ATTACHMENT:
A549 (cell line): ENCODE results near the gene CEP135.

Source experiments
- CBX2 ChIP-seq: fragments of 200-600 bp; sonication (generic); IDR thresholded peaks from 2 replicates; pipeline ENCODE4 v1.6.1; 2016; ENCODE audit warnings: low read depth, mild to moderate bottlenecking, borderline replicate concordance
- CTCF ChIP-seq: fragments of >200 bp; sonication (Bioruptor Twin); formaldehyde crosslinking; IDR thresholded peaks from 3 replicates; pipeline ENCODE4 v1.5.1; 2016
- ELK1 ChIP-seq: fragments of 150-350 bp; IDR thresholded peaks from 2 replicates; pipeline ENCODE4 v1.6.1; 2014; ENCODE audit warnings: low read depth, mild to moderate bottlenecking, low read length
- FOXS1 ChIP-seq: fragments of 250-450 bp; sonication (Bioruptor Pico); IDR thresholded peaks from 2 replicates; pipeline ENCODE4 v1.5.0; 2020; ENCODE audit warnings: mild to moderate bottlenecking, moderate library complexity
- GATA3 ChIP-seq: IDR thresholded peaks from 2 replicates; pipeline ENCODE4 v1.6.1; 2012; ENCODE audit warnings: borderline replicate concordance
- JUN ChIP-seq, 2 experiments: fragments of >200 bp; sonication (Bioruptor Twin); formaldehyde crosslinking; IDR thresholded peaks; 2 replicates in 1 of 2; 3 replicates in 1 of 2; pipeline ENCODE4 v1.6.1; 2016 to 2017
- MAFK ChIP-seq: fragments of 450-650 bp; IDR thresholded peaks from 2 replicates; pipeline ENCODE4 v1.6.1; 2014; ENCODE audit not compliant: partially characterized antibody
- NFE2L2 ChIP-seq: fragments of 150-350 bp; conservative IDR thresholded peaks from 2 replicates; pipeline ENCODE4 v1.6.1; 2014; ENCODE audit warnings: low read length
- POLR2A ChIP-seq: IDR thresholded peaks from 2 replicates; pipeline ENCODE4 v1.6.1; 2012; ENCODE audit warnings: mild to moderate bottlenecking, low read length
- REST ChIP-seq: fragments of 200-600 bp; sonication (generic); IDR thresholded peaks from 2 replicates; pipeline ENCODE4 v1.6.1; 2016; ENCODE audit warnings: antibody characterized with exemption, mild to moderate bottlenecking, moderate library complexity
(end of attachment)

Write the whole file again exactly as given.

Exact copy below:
A549 (cell line): ENCODE results near the gene CEP135.

Source experiments
- CBX2 ChIP-seq: fragments of 200-600 bp; sonication (generic); IDR thresholded peaks from 2 replicates; pipeline ENCODE4 v1.6.1; 2016; ENCODE audit warnings: low read depth, mild to moderate bottlenecking, borderline replicate concordance
- CTCF ChIP-seq: fragments of >200 bp; sonication (Bioruptor Twin); formaldehyde crosslinking; IDR thresholded peaks from 3 replicates; pipeline ENCODE4 v1.5.1; 2016
- ELK1 ChIP-seq: fragments of 150-350 bp; IDR thresholded peaks from 2 replicates; pipeline ENCODE4 v1.6.1; 2014; ENCODE audit warnings: low read depth, mild to moderate bottlenecking, low read length
- FOXS1 ChIP-seq: fragments of 250-450 bp; sonication (Bioruptor Pico); IDR thresholded peaks from 2 replicates; pipeline ENCODE4 v1.5.0; 2020; ENCODE audit warnings: mild to moderate bottlenecking, moderate library complexity
- GATA3 ChIP-seq: IDR thresholded peaks from 2 replicates; pipeline ENCODE4 v1.6.1; 2012; ENCODE audit warnings: borderline replicate concordance
- JUN ChIP-seq, 2 experiments: fragments of >200 bp; sonication (Bioruptor Twin); formaldehyde crosslinking; IDR thresholded peaks; 2 replicates in 1 of 2; 3 replicates in 1 of 2; pipeline ENCODE4 v1.6.1; 2016 to 2017
- MAFK ChIP-seq: fragments of 450-650 bp; IDR thresholded peaks from 2 replicates; pipeline ENCODE4 v1.6.1; 2014; ENCODE audit not compliant: partially characterized antibody
- NFE2L2 ChIP-seq: fragments of 150-350 bp; conservative IDR thresholded peaks from 2 replicates; pipeline ENCODE4 v1.6.1; 2014; ENCODE audit warnings: low read length
- POLR2A ChIP-seq: IDR thresholded peaks from 2 replicates; pipeline ENCODE4 v1.6.1; 2012; ENCODE audit warnings: mild to moderate bottlenecking, low read length
- REST ChIP-seq: fragments of 200-600 bp; sonication (generic); IDR thresholded peaks from 2 replicates; pipeline ENCODE4 v1.6.1; 2016; ENCODE audit warnings: antibody characterized with exemption, mild to moderate bottlenecking, moderate library complexity